Sky Cranes

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steel silhouetted craines painted

Sky Cranes are a pair of 90″ tall silhouettes in the shape of cargo cranes of the sort that load in older sea ports.

enamel on steel cut to silhouette, shackles, chain; two panels, each: 90″h x 53″w

I created these silhouettes in consideration of the overlapping social, political, and environmental forces that shift how we use and view the waterfronts over time. A working water fronts can represent one important aspect of a thriving coastal city, while recreational use of the waterfront can represent another important use. These are important considerations to weigh with open eyes.

steel silhouetted cranes painted

I first created these pieces for a temporary installation in the Brooklyn Waterfront Artists Coalition in their fabulous civil-war era warehouse space. Now the Sky Cranes have come home to a permanent installation in Boston’s HarborArts. At HarborArts they recapitulate their surroundings, a working waterfront that fosters an overlapping and simultaneous recreational use in exhibiting art and welcoming visitors.

This Is A Long Distance Call

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enamel on steel, powder-coated steel silhouette, enamel on plexiglass (pre-existing light window panels)
24″h x 20.25″w x 10.25″d

The City of Somerville in conjunction with The Nave gallery launched their Phone Art Box program in 2013 as an on-going public art project to repurpose and transform derelict, empty pay-phone shells. There is no theme specified for this project but recommended concepts to consider included: telecommunication, change, specific neighborhoods, nearby businesses or geography, 21st century, transformation.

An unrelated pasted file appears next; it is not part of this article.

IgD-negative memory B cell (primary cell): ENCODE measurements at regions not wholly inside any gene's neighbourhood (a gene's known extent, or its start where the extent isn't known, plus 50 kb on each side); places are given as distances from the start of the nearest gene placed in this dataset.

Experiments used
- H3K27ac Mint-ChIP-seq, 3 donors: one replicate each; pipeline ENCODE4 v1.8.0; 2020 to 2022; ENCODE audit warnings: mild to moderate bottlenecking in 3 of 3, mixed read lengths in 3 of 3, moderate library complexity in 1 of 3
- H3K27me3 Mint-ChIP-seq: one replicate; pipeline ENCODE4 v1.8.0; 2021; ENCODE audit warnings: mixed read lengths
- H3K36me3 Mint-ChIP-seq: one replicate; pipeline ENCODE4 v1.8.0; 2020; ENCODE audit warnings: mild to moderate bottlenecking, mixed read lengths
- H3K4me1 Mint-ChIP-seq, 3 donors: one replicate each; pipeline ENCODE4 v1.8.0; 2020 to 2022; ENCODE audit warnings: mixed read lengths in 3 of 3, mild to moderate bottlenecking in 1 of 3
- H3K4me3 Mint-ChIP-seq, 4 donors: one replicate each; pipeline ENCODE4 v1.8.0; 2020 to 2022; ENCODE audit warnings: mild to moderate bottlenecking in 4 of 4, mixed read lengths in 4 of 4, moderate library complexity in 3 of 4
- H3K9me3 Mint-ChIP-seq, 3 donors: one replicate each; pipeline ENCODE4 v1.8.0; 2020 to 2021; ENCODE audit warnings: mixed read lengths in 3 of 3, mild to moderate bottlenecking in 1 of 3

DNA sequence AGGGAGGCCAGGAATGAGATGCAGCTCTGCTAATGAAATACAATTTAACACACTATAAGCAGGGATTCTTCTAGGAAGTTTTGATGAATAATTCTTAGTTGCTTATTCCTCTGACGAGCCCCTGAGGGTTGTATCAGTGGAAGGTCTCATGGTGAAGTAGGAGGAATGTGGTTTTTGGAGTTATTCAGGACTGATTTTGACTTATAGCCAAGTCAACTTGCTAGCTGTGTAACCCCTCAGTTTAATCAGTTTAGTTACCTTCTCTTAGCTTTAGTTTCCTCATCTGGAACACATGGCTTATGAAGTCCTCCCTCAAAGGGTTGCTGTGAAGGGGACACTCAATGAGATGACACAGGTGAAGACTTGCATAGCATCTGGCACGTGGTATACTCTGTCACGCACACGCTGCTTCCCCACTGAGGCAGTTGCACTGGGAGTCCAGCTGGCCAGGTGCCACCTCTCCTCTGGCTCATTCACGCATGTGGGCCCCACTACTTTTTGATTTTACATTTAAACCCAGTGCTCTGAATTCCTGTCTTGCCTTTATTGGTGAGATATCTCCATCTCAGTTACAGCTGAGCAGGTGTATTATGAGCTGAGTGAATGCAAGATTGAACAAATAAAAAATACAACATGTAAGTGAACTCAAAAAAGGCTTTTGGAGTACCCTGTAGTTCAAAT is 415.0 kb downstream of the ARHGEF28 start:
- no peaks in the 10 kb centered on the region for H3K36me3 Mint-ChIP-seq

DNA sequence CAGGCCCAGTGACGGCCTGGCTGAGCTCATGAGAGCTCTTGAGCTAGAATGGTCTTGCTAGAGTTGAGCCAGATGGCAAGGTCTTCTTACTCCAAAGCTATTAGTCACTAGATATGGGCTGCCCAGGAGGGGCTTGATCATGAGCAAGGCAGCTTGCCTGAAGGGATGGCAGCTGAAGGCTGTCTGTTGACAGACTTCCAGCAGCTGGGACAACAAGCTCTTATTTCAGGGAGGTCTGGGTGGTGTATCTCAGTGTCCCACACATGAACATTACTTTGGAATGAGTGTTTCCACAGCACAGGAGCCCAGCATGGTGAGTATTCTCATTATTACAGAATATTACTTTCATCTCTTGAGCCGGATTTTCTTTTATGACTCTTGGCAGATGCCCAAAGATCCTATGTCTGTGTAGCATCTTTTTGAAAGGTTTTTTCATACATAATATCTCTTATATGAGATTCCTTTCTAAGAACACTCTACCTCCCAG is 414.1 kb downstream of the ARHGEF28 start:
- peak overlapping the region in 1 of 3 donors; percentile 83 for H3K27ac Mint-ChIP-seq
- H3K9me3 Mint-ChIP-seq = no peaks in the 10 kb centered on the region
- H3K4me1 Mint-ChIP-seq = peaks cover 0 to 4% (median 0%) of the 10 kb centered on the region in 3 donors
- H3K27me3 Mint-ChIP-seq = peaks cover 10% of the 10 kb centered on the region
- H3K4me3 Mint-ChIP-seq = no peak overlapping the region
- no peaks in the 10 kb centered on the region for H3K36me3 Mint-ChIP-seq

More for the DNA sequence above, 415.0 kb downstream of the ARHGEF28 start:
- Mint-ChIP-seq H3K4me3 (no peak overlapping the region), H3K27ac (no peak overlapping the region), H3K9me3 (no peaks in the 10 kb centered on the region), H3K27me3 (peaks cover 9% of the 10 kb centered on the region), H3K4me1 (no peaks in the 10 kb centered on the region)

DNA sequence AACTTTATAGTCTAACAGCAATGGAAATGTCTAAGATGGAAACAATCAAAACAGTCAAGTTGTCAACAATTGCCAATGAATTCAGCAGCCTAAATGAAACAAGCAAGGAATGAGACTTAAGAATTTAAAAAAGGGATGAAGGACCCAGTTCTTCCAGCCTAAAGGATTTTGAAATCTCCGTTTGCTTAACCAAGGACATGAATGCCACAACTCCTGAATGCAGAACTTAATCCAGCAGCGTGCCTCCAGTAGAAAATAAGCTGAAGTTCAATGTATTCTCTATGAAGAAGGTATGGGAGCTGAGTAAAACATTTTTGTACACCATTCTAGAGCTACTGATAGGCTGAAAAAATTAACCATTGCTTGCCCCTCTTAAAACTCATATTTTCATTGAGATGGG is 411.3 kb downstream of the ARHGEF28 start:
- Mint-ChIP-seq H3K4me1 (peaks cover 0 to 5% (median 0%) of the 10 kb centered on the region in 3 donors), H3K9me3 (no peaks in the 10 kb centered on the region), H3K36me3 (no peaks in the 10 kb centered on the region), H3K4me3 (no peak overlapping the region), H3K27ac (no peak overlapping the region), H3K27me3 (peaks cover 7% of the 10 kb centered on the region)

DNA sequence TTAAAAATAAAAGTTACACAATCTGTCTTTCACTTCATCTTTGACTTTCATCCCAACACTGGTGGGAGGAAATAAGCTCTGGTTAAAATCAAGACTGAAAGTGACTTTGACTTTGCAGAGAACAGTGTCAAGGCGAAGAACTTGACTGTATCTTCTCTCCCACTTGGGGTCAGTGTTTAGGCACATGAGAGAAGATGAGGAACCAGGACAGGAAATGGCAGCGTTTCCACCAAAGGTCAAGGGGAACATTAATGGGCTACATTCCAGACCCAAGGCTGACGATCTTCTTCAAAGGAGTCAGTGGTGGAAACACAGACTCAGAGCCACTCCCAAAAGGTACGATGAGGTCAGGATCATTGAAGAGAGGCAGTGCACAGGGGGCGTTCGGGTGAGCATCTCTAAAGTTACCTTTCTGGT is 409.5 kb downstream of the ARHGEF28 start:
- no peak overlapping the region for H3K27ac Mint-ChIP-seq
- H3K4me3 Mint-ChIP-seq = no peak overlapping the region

The project referenced correlations and connections between contemporary ranching in the Midwest with historic Somerville cattle industry, with an additional wink to the city coming through sneakers tossed over the power lines. The phone lines across the countryside play the role of Ariadne’s thread, connecting intertwined and separate worlds.

photo credit: Mary Miratrix

Instinct to Dream—studio installation

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Instinct to Dream is the beginning of a larger installation in progress. It explores a certain wistfulness of gazing up to the changing skies through a neighborhood roof line.

For Somerville Open Studios 2014 I completed three cut-silhouette panels painted obverse and reverse. These panels were hung together with particular attention to their interplay and especially to the shadows cast on the walls and vellum screen panel.

The larger installation, for which this instance is a proof of concept, will have between five and nine panels and additional vellum screens, depending on the exhibition space.

Oil on hardboard cut to silhouette
three panels 40″ x 30″, 29″ x 67″, and 40″ x 45.8″ plus vellum panel 100″ x 32″

Knowing When and The Secret

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Knowing When and The Secret

Knowing When, in front; The Secret, behind (obverse painting)
Oil on hardboard cut to silhouette (painted obverse and reverse)
each piece individually: 20″ h x 30″w

Knowing When, in front; The Secret, behind (obverse painting) installed in Mad Oyster Gallery.

The Secret, in front; Knowing When, behind (reverse side painting)

Knowing When,(obverse and reverse sides)

The Secret, (obverse and reverse sides)